Unemployment numbers showed a mild decrease on the Kenai Peninsula in August, and the number of jobs and the size of the labor force shrunk slightly, as well.
The latest Alaska Department of Labor and Workforce Development figures reflected a drop in the unemployment rate by three-tenths of a percentage point, falling from 9.6 percent in July to 9.3 percent in August.
Meanwhile, employment numbers fell from 22,944 in July to 22,337 for August. Labor force numbers fell, as well, dropping from 25,370 people either working or seeking work in July to 24,622 in August.
Although a loss to the labor force or to jobs often equates to a growth in unemployment, the peninsula's number of unemployed also shrank from August to July, showing a decrease from 2,426 to 2,285 reported jobless.
Labor economist Dan Robinson ex-plained this anomaly.
"Employment dropped, but unemployment dropped more as a percentage," he said.
The unemployment rate represents a percentage of the labor force that is unemployed, or the unemployment number divided by the labor force number.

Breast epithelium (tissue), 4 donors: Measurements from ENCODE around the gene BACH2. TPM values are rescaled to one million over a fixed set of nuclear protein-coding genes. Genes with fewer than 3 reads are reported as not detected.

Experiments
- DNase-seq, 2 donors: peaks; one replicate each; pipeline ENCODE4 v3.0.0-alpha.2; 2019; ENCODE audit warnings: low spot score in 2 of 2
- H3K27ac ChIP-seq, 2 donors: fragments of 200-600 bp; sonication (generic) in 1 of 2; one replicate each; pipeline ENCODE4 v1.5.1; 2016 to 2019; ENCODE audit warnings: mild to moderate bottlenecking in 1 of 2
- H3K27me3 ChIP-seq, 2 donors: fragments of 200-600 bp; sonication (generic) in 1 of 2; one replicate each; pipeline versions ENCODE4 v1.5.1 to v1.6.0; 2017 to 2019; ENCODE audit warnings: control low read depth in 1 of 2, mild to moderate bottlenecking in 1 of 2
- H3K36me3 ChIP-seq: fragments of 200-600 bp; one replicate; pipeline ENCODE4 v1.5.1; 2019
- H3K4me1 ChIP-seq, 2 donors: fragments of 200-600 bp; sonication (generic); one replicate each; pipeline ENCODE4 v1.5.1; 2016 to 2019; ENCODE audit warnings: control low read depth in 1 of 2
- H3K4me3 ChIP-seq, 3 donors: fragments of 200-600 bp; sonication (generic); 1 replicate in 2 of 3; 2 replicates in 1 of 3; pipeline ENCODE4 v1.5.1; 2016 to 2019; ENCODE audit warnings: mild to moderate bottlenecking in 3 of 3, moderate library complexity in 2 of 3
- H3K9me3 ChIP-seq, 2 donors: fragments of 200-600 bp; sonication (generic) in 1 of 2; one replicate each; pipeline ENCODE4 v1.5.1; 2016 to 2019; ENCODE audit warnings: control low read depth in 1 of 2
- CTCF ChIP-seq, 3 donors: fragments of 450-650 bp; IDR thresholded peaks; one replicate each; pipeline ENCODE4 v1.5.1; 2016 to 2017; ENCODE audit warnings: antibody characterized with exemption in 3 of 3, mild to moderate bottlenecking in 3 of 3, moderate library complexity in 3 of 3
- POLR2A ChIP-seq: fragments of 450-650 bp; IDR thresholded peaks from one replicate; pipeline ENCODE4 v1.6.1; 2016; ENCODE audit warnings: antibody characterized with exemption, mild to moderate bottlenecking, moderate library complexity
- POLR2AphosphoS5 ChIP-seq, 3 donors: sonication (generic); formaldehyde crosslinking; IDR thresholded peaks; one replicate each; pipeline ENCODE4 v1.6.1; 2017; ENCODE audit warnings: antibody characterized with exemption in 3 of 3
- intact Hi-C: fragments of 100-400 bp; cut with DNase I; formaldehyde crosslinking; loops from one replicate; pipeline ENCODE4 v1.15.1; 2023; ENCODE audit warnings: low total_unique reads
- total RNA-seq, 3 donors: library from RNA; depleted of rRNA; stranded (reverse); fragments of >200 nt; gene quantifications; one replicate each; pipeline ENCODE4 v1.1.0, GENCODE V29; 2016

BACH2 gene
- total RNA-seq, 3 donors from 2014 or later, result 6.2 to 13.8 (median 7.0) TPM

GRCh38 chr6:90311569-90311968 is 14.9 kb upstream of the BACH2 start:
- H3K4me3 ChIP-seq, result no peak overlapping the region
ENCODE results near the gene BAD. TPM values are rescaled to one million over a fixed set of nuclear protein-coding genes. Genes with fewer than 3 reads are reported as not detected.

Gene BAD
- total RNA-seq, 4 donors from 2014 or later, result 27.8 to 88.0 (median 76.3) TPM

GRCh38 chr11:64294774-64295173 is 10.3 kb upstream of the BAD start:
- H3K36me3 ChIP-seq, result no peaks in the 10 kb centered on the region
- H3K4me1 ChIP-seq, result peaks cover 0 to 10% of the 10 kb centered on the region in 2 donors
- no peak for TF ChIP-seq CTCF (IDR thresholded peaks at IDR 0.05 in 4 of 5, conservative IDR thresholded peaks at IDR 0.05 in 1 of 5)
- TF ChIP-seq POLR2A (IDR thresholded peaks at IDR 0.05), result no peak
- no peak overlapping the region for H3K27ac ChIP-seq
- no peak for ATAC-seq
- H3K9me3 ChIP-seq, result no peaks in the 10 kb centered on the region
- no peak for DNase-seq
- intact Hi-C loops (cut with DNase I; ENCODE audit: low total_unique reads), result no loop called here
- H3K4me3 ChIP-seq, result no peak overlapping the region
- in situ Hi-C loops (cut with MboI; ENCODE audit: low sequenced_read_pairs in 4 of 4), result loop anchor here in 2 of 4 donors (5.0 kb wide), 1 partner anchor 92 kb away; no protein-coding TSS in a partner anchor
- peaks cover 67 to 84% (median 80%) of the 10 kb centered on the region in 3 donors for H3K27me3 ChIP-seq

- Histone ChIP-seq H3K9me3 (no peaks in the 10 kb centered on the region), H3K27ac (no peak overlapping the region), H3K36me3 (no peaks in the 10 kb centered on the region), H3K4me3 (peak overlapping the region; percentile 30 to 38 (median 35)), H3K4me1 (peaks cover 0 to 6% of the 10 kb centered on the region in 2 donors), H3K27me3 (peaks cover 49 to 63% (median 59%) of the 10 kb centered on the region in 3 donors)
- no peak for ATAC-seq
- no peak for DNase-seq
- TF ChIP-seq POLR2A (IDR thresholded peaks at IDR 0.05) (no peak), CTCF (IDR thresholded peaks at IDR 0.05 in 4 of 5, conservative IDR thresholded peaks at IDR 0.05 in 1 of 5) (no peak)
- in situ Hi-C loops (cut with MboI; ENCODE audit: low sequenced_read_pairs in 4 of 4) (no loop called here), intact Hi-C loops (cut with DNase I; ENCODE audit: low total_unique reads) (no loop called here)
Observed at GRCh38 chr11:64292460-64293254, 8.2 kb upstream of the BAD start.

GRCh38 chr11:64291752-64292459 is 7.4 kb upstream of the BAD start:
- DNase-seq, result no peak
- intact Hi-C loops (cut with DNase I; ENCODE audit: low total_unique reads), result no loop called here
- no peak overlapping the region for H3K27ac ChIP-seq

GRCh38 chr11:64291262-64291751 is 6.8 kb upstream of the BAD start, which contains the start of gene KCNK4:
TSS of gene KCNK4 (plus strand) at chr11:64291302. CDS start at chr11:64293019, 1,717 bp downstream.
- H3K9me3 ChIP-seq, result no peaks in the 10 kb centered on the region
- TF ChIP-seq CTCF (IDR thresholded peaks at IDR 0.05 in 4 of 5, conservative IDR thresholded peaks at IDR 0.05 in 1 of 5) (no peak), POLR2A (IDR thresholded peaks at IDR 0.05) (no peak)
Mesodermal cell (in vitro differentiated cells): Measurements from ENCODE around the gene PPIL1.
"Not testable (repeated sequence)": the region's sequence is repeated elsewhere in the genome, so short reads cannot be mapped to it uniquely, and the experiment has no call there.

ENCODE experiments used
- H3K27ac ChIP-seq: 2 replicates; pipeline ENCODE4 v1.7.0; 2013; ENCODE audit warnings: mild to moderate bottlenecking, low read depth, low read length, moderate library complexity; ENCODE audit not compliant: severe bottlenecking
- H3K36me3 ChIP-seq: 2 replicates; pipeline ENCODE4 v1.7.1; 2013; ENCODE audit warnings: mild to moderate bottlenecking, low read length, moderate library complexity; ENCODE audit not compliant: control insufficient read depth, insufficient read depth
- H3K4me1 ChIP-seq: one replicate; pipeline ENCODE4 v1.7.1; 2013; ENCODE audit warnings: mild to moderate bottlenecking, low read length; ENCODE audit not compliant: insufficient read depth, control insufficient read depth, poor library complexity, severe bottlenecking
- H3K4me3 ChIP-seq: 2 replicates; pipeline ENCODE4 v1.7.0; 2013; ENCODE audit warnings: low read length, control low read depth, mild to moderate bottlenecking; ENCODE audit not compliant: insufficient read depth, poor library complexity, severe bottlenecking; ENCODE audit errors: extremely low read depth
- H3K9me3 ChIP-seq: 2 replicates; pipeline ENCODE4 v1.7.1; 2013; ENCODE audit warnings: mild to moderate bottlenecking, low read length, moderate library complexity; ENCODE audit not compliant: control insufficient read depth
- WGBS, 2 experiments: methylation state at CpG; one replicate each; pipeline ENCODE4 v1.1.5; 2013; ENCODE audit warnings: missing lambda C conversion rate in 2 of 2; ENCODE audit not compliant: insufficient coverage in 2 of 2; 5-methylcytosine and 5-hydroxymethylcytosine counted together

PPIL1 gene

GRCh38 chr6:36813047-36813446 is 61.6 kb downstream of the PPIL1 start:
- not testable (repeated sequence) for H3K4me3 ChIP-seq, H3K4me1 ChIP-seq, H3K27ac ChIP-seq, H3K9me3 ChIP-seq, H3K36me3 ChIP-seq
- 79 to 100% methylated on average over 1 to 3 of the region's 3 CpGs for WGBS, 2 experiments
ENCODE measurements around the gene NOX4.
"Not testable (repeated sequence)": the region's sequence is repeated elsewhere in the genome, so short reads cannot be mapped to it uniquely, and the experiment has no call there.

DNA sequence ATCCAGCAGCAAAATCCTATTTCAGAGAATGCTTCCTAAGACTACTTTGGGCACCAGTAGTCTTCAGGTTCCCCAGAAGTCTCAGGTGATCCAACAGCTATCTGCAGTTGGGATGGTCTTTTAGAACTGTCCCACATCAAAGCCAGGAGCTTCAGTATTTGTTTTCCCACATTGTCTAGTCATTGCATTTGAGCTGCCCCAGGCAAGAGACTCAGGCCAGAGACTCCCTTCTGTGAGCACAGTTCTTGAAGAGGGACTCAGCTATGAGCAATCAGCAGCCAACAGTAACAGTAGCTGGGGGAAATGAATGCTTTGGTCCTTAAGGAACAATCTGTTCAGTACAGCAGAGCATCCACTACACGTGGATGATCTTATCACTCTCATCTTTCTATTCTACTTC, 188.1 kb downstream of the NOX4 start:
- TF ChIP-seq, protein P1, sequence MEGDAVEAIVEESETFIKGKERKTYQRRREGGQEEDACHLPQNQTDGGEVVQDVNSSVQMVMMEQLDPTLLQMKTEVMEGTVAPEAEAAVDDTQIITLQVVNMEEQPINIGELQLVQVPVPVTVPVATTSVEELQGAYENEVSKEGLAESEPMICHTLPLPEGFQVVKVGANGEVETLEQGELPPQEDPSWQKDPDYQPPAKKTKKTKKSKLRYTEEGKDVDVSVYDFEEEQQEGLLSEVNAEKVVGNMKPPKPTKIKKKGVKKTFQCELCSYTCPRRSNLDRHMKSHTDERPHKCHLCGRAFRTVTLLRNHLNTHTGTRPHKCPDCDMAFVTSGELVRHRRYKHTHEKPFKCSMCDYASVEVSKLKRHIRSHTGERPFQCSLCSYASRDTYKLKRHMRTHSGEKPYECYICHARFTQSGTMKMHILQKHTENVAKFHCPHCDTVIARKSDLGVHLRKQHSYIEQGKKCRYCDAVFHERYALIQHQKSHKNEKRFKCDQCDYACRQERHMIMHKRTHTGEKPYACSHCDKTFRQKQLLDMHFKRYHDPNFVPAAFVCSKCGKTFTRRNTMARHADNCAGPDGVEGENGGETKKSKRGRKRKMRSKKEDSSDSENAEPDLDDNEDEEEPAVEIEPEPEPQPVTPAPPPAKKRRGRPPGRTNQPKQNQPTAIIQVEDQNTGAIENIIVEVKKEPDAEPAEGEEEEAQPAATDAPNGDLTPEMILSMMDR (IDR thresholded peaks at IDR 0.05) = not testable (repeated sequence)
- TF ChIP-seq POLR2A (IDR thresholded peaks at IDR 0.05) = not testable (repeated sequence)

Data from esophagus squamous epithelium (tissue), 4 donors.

"On the national front, the unemployment rate has stayed lower than expected, considering the current recession," Robin-son said.
"That's because people have dropped out of the labor force. Some people just get discouraged with looking for jobs and stop."
In the case of Alaska and of the peninsula, however, he said many people who held seasonal jobs during the summer months were either leaving the state as the jobs slow down or returning to work, like teaching, that wasn't active during the summer.
"For many, either they left or they planned all along on not working," Robin-son said.
The state as a whole followed the same trend as the peninsula in August, seeing slight losses to the unemployment rate, the number of jobs and unemploye, and the size of the work force.
Alaska's unemployment rate for August slipped from 6.9 percent in July to 6.7 percent, while the statewide work force shrunk from 657,693 to 652,190. The job count decreased from 333,148 to 328,458 and the number of unemployed dropped from 24,545 to 23,732.
Robinson said that in spite of the changes, Alaska's job market is still growing as the rest of the nation's continues to get smaller.
"We've continued adding jobs as rest of country has lost," he said. "Part of that is because we weren't in on the same job boom (during the 1990s) as the rest of country."
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